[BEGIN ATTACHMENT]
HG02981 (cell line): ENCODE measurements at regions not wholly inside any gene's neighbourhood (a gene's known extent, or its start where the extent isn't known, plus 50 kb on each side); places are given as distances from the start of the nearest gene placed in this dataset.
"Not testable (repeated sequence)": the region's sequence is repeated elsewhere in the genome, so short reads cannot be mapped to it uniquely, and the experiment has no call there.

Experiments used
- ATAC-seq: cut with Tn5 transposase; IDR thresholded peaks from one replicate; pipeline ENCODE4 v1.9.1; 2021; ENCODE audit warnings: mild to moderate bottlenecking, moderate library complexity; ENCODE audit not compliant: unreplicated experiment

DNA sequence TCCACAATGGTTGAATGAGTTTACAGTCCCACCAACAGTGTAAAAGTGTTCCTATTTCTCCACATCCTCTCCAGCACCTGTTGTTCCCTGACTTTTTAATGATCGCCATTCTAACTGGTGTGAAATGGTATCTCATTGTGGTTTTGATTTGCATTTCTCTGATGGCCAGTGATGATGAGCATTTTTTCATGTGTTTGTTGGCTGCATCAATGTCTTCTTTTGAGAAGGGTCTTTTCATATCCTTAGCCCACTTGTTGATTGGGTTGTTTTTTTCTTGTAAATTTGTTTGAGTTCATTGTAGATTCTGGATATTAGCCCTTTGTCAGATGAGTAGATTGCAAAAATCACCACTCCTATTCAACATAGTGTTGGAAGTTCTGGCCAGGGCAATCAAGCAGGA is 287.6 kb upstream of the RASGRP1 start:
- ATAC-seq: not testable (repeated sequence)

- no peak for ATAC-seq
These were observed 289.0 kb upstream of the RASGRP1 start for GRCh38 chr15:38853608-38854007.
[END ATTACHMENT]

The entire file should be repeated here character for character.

HG02981 (cell line): ENCODE measurements at regions not wholly inside any gene's neighbourhood (a gene's known extent, or its start where the extent isn't known, plus 50 kb on each side); places are given as distances from the start of the nearest gene placed in this dataset.
"Not testable (repeated sequence)": the region's sequence is repeated elsewhere in the genome, so short reads cannot be mapped to it uniquely, and the experiment has no call there.

Experiments used
- ATAC-seq: cut with Tn5 transposase; IDR thresholded peaks from one replicate; pipeline ENCODE4 v1.9.1; 2021; ENCODE audit warnings: mild to moderate bottlenecking, moderate library complexity; ENCODE audit not compliant: unreplicated experiment

DNA sequence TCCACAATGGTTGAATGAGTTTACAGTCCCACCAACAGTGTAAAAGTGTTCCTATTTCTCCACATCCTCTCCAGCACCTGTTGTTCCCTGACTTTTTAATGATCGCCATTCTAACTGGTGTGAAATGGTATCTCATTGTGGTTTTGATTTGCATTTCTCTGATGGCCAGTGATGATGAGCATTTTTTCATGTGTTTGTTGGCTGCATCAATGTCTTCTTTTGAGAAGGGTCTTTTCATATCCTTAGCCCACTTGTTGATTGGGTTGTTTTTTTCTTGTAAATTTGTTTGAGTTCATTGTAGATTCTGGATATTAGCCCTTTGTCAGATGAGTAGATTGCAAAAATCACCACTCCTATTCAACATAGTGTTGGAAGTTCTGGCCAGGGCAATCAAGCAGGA is 287.6 kb upstream of the RASGRP1 start:
- ATAC-seq: not testable (repeated sequence)

- no peak for ATAC-seq
These were observed 289.0 kb upstream of the RASGRP1 start for GRCh38 chr15:38853608-38854007.